Later that month we also took a trip down to Luray Caverns, in Virginia, which was a neat follow up to the Smithsonian trip, as we got to see some rock and mineral formations up close. We'd been to the caverns a few years back, but the kids didn't really remember it and were awed anew.

There are several really stunning moments in the caverns: the reflecting lake is gorgeous, and the stalactite organ is really cool and amazing to hear. The kids were especially taken with the organ. They did not, however, like experiencing total cave darkness—that pretty much freaked them out, as did the legend of Neptune's ghost, a specific formation in the caverns. But they loved, loved, loved the wishing well and being able to rub the "fried eggs" for good luck, the only formation they were allowed to touch.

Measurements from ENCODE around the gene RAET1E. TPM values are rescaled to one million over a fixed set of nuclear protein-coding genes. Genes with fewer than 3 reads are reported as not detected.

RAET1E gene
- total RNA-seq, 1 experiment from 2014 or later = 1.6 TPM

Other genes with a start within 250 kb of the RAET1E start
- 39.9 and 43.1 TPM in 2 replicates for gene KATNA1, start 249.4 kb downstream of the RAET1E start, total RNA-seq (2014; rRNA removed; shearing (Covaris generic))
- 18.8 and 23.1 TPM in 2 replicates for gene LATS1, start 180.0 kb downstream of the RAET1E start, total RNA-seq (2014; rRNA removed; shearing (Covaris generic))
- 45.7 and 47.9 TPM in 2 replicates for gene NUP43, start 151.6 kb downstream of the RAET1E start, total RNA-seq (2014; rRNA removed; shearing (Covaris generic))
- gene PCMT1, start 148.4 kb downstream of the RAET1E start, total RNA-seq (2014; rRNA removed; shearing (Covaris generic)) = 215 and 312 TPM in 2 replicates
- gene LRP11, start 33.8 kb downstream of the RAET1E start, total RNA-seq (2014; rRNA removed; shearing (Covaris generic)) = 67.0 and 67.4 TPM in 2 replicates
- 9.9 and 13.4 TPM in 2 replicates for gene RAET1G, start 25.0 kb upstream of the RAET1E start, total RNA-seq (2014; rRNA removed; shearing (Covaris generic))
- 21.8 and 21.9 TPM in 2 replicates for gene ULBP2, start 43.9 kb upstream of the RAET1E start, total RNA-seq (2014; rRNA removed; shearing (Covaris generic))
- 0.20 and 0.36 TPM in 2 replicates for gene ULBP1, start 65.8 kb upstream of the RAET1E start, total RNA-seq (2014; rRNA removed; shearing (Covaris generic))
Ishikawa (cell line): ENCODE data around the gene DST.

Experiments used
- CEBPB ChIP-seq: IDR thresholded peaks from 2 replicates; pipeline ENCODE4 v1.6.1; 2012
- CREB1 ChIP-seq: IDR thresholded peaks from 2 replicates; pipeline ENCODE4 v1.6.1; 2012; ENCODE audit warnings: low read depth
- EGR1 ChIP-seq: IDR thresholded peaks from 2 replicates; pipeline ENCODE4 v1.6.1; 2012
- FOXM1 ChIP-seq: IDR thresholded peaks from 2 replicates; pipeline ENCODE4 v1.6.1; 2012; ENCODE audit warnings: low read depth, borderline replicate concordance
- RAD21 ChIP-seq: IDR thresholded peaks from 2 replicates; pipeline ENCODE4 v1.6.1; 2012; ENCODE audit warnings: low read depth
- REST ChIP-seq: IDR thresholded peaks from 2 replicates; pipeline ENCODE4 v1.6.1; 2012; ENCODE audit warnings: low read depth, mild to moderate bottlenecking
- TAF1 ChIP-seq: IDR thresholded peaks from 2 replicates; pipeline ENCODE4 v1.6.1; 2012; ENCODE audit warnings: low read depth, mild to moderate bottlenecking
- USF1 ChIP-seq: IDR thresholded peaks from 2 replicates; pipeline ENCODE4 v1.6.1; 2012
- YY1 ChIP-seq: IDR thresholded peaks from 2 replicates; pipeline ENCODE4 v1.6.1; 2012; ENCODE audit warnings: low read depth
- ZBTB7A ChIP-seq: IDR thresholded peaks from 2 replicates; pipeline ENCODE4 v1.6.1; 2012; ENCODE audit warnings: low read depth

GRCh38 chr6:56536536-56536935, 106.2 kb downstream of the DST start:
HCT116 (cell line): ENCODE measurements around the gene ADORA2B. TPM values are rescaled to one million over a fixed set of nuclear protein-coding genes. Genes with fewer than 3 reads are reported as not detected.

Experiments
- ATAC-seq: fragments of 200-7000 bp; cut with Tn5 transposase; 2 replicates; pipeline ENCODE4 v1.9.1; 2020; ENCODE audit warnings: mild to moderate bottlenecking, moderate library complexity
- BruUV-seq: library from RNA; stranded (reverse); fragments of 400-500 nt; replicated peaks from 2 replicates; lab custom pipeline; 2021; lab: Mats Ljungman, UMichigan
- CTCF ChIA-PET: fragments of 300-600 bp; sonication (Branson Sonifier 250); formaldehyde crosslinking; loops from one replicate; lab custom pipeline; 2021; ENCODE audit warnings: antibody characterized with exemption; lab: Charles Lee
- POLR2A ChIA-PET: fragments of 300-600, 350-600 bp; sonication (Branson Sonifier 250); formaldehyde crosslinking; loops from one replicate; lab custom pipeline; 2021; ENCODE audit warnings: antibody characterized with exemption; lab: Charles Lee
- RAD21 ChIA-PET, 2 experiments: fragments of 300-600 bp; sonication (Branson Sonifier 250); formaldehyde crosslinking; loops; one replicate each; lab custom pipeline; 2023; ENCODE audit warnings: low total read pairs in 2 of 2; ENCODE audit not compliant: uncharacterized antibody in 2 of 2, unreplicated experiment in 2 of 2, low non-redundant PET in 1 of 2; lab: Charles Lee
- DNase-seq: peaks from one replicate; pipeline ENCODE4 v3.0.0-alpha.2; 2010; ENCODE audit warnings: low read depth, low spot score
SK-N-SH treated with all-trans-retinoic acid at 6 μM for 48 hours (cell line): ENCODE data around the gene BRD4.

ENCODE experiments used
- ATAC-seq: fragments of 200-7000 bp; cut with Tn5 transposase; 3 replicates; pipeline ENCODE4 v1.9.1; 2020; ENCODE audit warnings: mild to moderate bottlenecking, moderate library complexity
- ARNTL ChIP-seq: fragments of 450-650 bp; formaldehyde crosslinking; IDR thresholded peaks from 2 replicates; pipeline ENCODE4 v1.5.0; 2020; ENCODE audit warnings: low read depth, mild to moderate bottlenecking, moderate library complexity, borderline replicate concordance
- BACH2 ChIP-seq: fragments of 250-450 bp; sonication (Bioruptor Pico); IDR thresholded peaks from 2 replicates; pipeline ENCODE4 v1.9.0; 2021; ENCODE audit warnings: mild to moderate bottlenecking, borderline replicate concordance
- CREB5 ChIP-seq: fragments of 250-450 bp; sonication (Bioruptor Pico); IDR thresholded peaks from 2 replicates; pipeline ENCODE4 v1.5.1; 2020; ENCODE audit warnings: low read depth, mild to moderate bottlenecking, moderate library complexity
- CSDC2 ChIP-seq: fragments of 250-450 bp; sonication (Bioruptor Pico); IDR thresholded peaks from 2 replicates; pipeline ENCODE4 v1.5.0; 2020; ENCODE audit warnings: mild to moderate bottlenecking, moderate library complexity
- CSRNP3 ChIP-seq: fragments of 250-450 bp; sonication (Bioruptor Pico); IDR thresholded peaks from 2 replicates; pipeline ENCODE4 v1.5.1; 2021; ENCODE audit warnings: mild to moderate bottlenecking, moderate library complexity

Wednesday, January 30, 2008

Making Butter

This month we made butter for the first time. It was easy and loads of fun to watch whipped cream turn into butter. As it whips past the stiff peaks it gradually takes on a yellowy color, and just when you think it will never go to butter, BAM! In the blink of an eye, all the buttermilk falls out and voila! Butter.

Once the butter has formed, simply drain off the buttermilk, and rinse the butter well under water, kneading it to remove any remaining buttermilk, which could cause it to turn rancid.